Saturday, August 25, 2012

Software: Why is virtualization useful?

  • Running multiple operating systems simultaneously.
    virtualization software allows you to run more than one operating system at a time.

    This way, you can run software written for one operating system on another (for example, Windows software on Linux or a Mac) without having to reboot to use it.

    Since you can configure what kinds of “virtual” hardware should be presented to each such operating system, you can install an old operating system such as DOS or OS/2 even if your real computer’s hardware is no longer supported by that operating system.
  • Easier software installations.
    Software vendors can use virtual machines to ship entire software configurations.
    For example, installing a complete mail server solution on a real machine can be a tedious task.

    With virtualization software, such a complex setup (then often called an “appliance”) can be packed into a virtual machine. Installing and running a mail server becomes as easy as importing such an appliance into virtualization software.
  • Testing and disaster recovery.
    Once installed, a virtual machine and its virtual hard disks can be considered a “container” that can be arbitrarily frozen, woken up, copied, backed up, and transported between hosts.

    On top of that, with the use of another virtualization software feature called “snapshots”, one can save a particular state of a virtual machine and revert back to that state, if necessary.

    This way, one can freely experiment with a computing environment. If something goes wrong (e.g.after installing misbehaving software or infecting the guest with a virus), one can easily switch back to a previous snapshot and avoid the need of frequent backups and restores.

    Any number of snapshots can be created, allowing you to travel back and forward in virtual machine time. You can delete snapshots while a VM is running to reclaim disk space.
  • Infrastructure consolidation.
    Virtualization can significantly reduce hardware and electricity costs. Most of the time, computers today only use a fraction of their potential power and run with low average system loads. A lot of hardware resources as well as electricity is thereby wasted. So, instead of running many such physical computers that are only partially used, one can pack many virtual machines onto a few powerful hosts and balance the loads between them.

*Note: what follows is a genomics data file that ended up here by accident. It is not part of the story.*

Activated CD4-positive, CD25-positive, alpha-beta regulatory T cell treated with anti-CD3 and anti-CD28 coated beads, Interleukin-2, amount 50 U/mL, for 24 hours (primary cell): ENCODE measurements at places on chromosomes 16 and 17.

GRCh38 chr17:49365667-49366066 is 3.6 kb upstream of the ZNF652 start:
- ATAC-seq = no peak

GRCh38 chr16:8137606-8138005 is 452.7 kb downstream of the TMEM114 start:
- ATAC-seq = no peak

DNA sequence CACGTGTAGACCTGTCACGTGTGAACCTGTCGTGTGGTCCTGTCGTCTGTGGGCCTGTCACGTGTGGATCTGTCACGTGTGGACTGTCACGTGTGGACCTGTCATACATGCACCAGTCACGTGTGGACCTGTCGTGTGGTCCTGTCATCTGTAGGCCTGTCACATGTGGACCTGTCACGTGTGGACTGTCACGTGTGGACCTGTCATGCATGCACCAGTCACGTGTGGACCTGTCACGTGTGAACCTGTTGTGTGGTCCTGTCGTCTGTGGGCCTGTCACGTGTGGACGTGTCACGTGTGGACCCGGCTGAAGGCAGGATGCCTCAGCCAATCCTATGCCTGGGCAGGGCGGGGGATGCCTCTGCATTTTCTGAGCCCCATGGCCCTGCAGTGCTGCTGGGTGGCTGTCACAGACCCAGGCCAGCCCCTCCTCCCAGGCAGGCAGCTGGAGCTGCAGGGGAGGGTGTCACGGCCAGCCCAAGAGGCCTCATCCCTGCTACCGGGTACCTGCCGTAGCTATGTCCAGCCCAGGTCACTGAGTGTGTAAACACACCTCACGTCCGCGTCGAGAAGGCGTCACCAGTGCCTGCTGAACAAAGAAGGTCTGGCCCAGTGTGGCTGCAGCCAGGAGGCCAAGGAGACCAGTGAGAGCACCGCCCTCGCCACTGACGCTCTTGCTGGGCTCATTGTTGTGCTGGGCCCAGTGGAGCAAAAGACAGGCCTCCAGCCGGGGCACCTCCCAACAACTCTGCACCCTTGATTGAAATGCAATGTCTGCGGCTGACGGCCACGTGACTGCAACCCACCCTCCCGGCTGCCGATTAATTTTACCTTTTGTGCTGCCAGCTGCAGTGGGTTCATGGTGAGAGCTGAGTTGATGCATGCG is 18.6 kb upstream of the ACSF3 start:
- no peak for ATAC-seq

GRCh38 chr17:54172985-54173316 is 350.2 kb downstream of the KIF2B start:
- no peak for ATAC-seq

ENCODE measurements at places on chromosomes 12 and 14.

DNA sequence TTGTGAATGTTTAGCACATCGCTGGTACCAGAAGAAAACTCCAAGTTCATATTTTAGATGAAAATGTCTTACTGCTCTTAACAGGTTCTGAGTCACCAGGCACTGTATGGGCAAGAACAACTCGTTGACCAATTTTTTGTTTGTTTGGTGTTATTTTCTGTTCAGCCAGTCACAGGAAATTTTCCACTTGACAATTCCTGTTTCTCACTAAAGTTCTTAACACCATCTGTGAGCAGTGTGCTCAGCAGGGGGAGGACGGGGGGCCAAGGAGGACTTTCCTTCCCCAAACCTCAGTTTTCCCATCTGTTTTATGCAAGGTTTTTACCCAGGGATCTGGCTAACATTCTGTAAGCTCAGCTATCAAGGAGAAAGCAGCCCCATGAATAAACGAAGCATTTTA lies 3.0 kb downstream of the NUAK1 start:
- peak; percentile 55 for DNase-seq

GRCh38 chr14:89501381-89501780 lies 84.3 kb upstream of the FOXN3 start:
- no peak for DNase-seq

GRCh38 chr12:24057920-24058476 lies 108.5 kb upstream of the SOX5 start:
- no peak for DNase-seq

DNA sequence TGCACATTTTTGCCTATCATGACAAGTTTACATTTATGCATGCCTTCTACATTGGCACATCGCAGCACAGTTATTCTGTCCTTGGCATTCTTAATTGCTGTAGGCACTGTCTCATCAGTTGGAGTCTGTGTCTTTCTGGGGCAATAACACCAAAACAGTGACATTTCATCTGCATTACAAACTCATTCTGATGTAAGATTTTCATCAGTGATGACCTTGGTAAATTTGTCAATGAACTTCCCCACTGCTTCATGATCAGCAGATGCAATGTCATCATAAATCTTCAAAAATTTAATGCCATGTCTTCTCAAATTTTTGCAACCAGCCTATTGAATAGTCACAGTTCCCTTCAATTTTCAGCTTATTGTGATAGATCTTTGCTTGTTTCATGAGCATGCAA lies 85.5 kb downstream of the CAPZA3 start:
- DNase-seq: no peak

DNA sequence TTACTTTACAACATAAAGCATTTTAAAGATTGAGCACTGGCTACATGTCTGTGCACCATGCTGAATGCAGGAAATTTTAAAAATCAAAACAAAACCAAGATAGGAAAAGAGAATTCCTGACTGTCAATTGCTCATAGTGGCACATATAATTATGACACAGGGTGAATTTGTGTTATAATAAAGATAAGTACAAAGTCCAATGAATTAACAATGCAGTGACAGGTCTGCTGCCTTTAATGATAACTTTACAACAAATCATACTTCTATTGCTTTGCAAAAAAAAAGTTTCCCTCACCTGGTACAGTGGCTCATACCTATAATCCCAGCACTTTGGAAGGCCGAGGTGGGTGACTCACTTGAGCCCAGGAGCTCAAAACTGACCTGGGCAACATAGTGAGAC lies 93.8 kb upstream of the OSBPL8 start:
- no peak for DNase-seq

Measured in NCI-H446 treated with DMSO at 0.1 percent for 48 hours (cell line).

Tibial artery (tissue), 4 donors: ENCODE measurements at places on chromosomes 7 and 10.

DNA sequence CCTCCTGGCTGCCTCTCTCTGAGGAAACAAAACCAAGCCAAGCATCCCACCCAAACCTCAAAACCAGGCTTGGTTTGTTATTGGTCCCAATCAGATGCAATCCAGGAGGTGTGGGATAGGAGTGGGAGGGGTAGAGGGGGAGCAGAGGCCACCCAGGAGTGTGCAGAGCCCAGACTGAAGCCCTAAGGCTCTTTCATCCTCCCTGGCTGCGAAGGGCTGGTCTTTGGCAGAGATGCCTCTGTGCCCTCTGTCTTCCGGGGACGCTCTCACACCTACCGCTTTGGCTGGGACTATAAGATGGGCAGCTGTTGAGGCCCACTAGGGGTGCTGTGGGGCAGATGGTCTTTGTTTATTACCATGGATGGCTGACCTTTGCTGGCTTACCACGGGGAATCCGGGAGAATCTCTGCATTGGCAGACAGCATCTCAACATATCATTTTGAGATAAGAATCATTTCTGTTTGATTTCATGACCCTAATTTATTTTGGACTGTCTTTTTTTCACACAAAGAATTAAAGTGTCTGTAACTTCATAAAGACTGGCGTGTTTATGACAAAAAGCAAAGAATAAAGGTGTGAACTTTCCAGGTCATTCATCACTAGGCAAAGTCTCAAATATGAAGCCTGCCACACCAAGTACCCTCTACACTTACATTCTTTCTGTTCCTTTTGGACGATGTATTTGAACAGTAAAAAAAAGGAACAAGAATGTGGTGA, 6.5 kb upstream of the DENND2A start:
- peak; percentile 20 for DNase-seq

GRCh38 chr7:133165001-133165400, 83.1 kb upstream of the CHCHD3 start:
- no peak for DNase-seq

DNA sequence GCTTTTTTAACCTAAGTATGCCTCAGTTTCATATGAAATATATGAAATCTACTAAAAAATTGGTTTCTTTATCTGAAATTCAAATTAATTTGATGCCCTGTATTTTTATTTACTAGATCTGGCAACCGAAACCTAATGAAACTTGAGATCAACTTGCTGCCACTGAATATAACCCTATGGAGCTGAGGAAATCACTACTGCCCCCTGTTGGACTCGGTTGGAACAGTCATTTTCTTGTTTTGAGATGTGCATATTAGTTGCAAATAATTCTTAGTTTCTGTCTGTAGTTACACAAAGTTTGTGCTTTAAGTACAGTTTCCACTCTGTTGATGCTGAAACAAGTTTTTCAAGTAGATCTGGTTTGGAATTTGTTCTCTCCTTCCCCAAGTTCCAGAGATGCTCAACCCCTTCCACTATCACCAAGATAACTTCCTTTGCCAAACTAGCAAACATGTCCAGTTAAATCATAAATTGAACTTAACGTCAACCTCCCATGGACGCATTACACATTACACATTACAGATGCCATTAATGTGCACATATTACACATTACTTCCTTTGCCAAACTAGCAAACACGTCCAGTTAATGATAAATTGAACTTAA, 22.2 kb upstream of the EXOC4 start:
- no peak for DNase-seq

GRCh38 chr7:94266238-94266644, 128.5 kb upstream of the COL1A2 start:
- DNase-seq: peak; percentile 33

Some terminology:
  • When dealing with virtualization, it helps to acquaint oneself with a bit of crucial terminology, especially the following terms:

    1. Host operating system (host OS).
      This is the operating system of the physical computer on which virtualization software was installed.

    2. Guest operating system (guest OS).
      This is the operating system that is running inside the virtual machine. Theoretically, virtualization software can run any x86 operating system (DOS, Windows, OS/2, FreeBSD, OpenBSD), but to achieve near-native performance of the guest code on your machine, we had to go through a lot of optimizations that are specific to certain operating systems.

      So while your favorite operating system may run as a guest, the support and optimize can be applied.

    3. Virtual machine (VM).
      This is the special environment that virtualization software creates for your guest operating system while it is running. In other words, you run your guest operating system “in” a VM.

      Normally, a VM will be shown as a window on your computer’s desktop, but depending on which of the various frontends of virtualization software you use, it can be displayed in full screen mode or remotely on another computer.

      In a more abstract way, internally, virtualization software thinks of a VM as a set of parameters that determine its behavior. They include hardware settings (how much memory the VM should have, what hard disks virtualization software should virtualize through which container files, what CDs are mounted etc.) as well as state information (whether the VM is currently running, saved, its snapshots etc.).

    4. Guest Additions.
      This refers to special software packages which are shipped with virtualization software but designed to be installed inside a VM to improve performance of the guest OS and to add extra features.

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